A U.S. judge has ruled that the Chinese search engine Baidu has the right to block pro-democracy works from its query results, dismissing a lawsuit that sought to punish the company for Internet censorship.
The lawsuit against Baidu, originally filed in 2011 by eight activists in New York, claimed that the Chinese search engine had violated U.S. laws on free speech. This was because Baidu had been censoring pro-democracy works on its search engine
for not only its users in China, but also for those accessing the site from New York.
But U.S. District Judge Jesse Furman ruled against the activists, and said requiring Baidu to include pro-democracy works in its search results would run afoul of the U.S.'s free speech laws. In his ruling, Furman compared Baidu's
blocking of pro-democracy works to a newspaper's right to exercise editorial control to publish what it wants. In Baidu's case, the company has created a search engine that favors certain political speech.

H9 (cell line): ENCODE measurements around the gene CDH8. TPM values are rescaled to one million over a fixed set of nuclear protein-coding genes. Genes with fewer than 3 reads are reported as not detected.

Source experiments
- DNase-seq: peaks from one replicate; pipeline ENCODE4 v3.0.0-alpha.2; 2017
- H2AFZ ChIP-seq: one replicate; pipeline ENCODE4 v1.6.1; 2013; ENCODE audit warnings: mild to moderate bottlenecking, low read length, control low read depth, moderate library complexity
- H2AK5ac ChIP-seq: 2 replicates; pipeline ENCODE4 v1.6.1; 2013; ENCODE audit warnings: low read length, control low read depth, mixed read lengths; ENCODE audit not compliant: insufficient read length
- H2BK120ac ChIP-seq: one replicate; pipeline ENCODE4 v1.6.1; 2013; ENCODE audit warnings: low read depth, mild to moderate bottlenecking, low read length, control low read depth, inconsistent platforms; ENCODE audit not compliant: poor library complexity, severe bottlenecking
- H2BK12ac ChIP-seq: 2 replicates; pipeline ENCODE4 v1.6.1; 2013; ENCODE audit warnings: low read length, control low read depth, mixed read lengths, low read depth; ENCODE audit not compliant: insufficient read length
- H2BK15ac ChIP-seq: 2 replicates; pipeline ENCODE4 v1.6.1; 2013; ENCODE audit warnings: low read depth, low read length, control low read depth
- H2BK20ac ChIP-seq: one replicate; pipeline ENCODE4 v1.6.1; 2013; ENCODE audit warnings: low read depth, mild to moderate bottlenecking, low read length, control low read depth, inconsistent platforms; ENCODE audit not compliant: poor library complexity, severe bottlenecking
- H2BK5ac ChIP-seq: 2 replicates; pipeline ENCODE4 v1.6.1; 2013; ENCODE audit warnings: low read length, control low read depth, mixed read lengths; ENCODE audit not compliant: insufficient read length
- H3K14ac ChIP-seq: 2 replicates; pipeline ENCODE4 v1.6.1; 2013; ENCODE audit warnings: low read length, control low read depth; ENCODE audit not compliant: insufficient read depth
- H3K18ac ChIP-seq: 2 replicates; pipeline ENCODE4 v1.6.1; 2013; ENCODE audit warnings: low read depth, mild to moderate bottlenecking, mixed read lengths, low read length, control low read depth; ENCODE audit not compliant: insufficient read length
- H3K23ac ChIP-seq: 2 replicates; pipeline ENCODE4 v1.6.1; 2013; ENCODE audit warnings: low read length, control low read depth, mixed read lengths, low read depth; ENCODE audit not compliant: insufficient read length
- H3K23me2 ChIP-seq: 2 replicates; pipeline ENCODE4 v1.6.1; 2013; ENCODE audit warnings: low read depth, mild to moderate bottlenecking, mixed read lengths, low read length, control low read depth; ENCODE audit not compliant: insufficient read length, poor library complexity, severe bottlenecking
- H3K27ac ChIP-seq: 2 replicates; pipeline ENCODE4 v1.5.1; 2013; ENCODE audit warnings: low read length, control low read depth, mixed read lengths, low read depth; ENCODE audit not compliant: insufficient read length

31st March 2013. See article
A group of activists are hoping to appeal a U.S. judge's ruling that treated the censorship on Chinese search engine Baidu as free speech.
In making the ruling, District Judge Jesse Furman equated the censorship to a newspaper exercising its editorial right to publish what it wants. But Stephen Preziosi, lawyer for the eight pro-democracy activists, said in an email Saturday that the
comparison was wrong, and that the court had a fundamental misunderstanding of how search engines work.
The appeal is planned to be filed later this week, Preziosi wrote.